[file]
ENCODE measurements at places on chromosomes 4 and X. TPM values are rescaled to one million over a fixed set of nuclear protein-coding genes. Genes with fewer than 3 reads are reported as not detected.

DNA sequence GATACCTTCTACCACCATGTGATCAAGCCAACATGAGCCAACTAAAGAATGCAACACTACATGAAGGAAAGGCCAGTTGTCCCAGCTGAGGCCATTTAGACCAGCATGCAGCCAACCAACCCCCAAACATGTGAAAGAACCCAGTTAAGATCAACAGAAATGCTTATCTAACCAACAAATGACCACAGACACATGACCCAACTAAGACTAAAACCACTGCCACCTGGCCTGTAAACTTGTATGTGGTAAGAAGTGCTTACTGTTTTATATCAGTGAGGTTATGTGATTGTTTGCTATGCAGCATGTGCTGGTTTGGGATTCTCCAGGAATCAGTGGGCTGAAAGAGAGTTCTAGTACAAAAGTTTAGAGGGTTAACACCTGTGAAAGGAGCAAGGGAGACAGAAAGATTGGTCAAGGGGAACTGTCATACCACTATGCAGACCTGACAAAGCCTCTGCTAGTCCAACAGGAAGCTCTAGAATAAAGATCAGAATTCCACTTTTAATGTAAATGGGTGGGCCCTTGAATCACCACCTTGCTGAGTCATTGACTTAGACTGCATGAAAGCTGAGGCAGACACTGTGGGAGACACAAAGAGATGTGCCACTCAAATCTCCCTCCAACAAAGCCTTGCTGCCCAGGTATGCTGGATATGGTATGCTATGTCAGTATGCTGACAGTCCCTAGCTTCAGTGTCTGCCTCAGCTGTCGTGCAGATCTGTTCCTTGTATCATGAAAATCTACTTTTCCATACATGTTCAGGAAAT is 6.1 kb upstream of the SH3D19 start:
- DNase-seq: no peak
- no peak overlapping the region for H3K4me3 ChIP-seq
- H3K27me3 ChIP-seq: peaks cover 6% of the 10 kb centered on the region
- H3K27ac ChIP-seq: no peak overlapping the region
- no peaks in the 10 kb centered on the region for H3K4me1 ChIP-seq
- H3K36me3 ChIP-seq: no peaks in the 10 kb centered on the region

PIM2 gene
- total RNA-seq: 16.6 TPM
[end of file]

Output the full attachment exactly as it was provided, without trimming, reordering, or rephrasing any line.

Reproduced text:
ENCODE measurements at places on chromosomes 4 and X. TPM values are rescaled to one million over a fixed set of nuclear protein-coding genes. Genes with fewer than 3 reads are reported as not detected.

DNA sequence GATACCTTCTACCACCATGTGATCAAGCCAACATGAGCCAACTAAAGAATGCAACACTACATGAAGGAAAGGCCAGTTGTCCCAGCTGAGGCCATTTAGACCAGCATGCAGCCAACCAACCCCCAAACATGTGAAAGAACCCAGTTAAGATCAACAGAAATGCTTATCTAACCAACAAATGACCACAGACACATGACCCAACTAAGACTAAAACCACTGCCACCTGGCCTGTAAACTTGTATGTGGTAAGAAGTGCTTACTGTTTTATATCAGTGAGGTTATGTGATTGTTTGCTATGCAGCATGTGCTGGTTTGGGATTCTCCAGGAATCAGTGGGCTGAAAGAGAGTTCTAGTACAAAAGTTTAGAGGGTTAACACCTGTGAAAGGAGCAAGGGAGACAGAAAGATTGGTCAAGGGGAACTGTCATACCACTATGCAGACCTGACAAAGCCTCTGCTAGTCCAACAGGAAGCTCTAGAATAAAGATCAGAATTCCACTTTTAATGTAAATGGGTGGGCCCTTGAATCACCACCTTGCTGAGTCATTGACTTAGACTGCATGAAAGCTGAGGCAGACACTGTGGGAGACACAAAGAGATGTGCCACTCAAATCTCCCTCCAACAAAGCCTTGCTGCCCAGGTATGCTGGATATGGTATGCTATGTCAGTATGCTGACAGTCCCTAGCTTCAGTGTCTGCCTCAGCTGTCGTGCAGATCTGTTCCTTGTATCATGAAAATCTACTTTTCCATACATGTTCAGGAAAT is 6.1 kb upstream of the SH3D19 start:
- DNase-seq: no peak
- no peak overlapping the region for H3K4me3 ChIP-seq
- H3K27me3 ChIP-seq: peaks cover 6% of the 10 kb centered on the region
- H3K27ac ChIP-seq: no peak overlapping the region
- no peaks in the 10 kb centered on the region for H3K4me1 ChIP-seq
- H3K36me3 ChIP-seq: no peaks in the 10 kb centered on the region

PIM2 gene
- total RNA-seq: 16.6 TPM